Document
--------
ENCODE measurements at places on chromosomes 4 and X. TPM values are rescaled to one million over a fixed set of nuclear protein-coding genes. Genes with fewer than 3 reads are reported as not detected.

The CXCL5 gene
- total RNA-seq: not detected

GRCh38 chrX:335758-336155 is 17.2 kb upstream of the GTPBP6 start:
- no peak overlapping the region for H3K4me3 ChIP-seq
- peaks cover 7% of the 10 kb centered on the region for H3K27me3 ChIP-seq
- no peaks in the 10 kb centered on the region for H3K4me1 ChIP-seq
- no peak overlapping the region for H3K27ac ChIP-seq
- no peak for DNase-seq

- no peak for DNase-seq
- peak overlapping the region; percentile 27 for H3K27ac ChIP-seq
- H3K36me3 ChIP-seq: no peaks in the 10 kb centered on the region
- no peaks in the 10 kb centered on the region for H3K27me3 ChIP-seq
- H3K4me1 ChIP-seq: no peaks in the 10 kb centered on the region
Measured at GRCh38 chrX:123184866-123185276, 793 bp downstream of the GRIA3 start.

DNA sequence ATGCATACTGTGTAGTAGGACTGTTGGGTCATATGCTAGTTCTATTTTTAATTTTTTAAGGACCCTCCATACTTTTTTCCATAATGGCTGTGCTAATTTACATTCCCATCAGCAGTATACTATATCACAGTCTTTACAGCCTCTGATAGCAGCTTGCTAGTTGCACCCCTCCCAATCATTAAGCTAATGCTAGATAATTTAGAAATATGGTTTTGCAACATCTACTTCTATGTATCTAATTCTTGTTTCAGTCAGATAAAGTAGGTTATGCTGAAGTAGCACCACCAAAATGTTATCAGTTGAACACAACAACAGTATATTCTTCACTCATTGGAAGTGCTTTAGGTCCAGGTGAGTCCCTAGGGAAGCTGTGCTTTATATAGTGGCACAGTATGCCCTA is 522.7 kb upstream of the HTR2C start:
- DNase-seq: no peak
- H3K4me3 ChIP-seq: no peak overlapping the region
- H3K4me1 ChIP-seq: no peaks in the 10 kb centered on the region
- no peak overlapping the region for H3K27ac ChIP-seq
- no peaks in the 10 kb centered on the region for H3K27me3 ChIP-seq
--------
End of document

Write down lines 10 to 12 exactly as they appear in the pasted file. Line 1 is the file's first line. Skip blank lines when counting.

- no peak for DNase-seq
- peak overlapping the region; percentile 27 for H3K27ac ChIP-seq
- H3K36me3 ChIP-seq: no peaks in the 10 kb centered on the region